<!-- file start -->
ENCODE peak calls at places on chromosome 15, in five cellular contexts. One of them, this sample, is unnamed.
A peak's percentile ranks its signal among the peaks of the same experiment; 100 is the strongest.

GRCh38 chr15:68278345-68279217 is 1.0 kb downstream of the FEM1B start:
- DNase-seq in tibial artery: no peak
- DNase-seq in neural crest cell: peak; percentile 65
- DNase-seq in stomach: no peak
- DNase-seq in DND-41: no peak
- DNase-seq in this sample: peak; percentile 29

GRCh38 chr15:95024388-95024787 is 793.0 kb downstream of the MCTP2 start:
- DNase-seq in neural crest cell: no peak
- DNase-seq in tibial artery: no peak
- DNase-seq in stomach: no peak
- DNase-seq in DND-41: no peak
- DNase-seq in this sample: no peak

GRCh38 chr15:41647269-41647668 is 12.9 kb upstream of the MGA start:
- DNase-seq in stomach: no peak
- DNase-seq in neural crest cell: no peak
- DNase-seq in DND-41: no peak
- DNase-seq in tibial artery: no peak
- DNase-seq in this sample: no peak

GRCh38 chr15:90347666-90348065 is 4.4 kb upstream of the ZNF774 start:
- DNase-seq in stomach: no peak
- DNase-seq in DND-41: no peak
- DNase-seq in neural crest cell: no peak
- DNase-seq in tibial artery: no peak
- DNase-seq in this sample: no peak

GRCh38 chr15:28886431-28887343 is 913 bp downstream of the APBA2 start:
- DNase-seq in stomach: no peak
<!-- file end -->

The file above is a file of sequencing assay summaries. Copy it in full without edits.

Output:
ENCODE peak calls at places on chromosome 15, in five cellular contexts. One of them, this sample, is unnamed.
A peak's percentile ranks its signal among the peaks of the same experiment; 100 is the strongest.

GRCh38 chr15:68278345-68279217 is 1.0 kb downstream of the FEM1B start:
- DNase-seq in tibial artery: no peak
- DNase-seq in neural crest cell: peak; percentile 65
- DNase-seq in stomach: no peak
- DNase-seq in DND-41: no peak
- DNase-seq in this sample: peak; percentile 29

GRCh38 chr15:95024388-95024787 is 793.0 kb downstream of the MCTP2 start:
- DNase-seq in neural crest cell: no peak
- DNase-seq in tibial artery: no peak
- DNase-seq in stomach: no peak
- DNase-seq in DND-41: no peak
- DNase-seq in this sample: no peak

GRCh38 chr15:41647269-41647668 is 12.9 kb upstream of the MGA start:
- DNase-seq in stomach: no peak
- DNase-seq in neural crest cell: no peak
- DNase-seq in DND-41: no peak
- DNase-seq in tibial artery: no peak
- DNase-seq in this sample: no peak

GRCh38 chr15:90347666-90348065 is 4.4 kb upstream of the ZNF774 start:
- DNase-seq in stomach: no peak
- DNase-seq in DND-41: no peak
- DNase-seq in neural crest cell: no peak
- DNase-seq in tibial artery: no peak
- DNase-seq in this sample: no peak

GRCh38 chr15:28886431-28887343 is 913 bp downstream of the APBA2 start:
- DNase-seq in stomach: no peak